Western North Carolina Woman

paradoxical thinking
by kelle olwyler

Paradoxical thinking is a practice I use every day in my own life and have taught others for about 17 years. My cross-cultural upbringing-- born of New England parents interested in Eastern philosophy combined with being raised and educated in the high Sierra Madre mountains of Mexico - was the origin of my interest in paradox. I dealt with constant contradictory expectations that I soon realized were not so contradictory at all, because when expressed in a creative and mature fashion, contradictions have the potential of becoming complimentary and producing extraordinary results.

Whatever do I mean by paradox? Webster's dictionary defines it as: A statement or proposition seemingly self-contradictory or absurd, and yet explicable as expressing a truth. More loosely, its secondary definition is: Any person, thing or act exhibiting apparent contradictions or inconsistencies.

In the book I wrote with Jerry Fletcher, Paradoxical Thinking: How to Profit from Your Contradictions (Berrett-Koehler Publishers, 1997), we define paradox as contradictory or seemingly impossible combinations of ideas or actions. The seeming impossibility comes from the person's own limited frame of reference. When a way is found to make both concepts real simultaneously, a deeper truth is revealed. As our book goes on to show, acting in paradoxical, seemingly contradictory ways can produce a creative resolution of a dilemma that had previously proved intractable. Our research additionally shows that everyone, when in a high performance state, exhibits paradoxical tendencies in a carefully balanced relationship.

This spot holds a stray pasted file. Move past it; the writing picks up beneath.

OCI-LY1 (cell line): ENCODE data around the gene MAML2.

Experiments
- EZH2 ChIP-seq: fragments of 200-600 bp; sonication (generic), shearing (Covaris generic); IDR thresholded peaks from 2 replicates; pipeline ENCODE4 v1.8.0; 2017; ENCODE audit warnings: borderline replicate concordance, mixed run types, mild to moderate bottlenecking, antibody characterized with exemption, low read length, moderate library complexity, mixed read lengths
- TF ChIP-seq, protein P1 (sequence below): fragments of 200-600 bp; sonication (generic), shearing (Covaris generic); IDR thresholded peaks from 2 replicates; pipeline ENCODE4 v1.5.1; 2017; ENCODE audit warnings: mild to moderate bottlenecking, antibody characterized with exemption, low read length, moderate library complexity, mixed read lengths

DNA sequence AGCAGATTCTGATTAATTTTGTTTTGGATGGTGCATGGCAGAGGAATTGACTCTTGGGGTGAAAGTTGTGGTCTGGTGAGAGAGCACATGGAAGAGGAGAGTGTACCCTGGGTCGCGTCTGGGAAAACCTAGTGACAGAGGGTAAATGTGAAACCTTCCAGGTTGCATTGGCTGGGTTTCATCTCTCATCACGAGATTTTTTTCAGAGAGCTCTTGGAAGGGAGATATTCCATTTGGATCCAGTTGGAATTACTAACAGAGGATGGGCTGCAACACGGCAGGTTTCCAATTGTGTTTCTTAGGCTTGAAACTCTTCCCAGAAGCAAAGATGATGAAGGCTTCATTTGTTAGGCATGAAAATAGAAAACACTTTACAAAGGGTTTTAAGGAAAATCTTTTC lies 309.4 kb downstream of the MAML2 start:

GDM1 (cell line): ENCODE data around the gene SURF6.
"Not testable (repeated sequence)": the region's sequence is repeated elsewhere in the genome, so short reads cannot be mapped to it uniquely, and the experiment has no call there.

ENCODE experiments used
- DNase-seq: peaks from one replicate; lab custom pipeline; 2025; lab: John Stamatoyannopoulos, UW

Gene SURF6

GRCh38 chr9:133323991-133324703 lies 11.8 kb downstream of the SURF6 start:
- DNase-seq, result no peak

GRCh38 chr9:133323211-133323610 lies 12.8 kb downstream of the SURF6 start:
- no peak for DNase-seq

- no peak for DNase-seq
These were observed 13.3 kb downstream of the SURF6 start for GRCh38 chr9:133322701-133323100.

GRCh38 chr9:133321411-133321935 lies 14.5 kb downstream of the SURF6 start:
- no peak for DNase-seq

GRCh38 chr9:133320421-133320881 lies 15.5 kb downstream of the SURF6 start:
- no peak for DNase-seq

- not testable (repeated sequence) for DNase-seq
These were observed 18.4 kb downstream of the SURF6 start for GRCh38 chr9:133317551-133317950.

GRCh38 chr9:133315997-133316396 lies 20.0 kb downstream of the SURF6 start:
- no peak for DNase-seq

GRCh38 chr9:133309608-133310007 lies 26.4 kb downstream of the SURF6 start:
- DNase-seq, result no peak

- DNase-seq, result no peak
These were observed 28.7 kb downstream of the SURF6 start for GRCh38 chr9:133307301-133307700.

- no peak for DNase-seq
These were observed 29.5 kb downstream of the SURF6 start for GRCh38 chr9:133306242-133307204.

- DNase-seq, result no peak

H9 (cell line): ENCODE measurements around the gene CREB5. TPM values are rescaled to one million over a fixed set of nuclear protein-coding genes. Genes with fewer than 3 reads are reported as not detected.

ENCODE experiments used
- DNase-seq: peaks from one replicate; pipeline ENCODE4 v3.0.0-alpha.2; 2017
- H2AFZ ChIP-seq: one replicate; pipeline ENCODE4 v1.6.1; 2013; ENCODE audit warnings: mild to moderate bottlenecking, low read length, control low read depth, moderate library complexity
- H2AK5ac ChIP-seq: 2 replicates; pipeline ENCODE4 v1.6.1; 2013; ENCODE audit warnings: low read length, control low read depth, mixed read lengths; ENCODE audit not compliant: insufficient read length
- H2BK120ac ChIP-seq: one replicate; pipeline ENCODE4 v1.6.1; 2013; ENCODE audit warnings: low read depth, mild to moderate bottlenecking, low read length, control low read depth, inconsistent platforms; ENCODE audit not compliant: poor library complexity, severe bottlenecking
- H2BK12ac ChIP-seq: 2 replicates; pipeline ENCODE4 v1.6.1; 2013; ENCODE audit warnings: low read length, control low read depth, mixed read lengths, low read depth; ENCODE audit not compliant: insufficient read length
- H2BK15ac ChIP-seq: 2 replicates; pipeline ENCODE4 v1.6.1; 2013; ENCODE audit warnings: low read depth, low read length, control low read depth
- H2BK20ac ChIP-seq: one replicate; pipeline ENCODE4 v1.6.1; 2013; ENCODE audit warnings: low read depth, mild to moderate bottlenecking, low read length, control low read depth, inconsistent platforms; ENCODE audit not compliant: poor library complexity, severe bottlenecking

Like many authors, when the book hit the stands, I expected certain reactions to be forthcoming. After all, I had been doing this work in corporations for many years. I worked with concepts of paradox in a number of countries, including France, England and Mexico. However, I was surprised by one particular group whose reactions I had not anticipated. This group consisted of women who said to us, "I always thought there was something wrong with me . . . now I know that I'm just fine!" I was intrigued by these responses and contacted several of these women, asking them to explain to me the reasoning behind their comments.

In paradoxical thinking, one of the exercises consists of identifying all the qualities and characteristics, both positive and negative, that you think make you up. If you're honest with yourself, you will end up with a list of between 20 and 30 nouns and adjectives that describe some aspect of yourself. You can have on your list any descriptive word, even made-up ones, e.g., sneaky, humble, hungry-for-life, quiet, gentle, risk-adverse, curt, bookworm, happy-go-lucky, gambler, devil's advocate or gossipy. The only criteria is that you must agree that in part, each word represents some aspect of you, even if small.

Next, seemingly contradictory pairs of words are chosen from your list. You might put sneaky and gentle together, or risk-adverse and gambler, or humble and gossip. Once you have several pairings of descriptive words that seem as though they wouldn't go together and are contradictory, you pick one that is the most accurate of your personality, and work with that pairing. The final part of the exercise is to take each side of the paradox, and working with one side at a time, name what you like about that side and what you don't. We challenge people to be rigorous in looking for the downsides of a characteristic they like, and be open hearted in looking for the positives in a characteristic they dislike.

The following example should help to clarify that last part of the exercise, finding the positives in the negative, and the downsides of the positive in the following bolded words. I've chosen these words because they typically have either a positive or negative association attached to them: when we think of someone as energetic or honest, we tend to think of that as a good thing; when we think of someone as crude, we tend to think of that as a negative thing. Participants in a workshop I gave generated the positives and negatives of these words: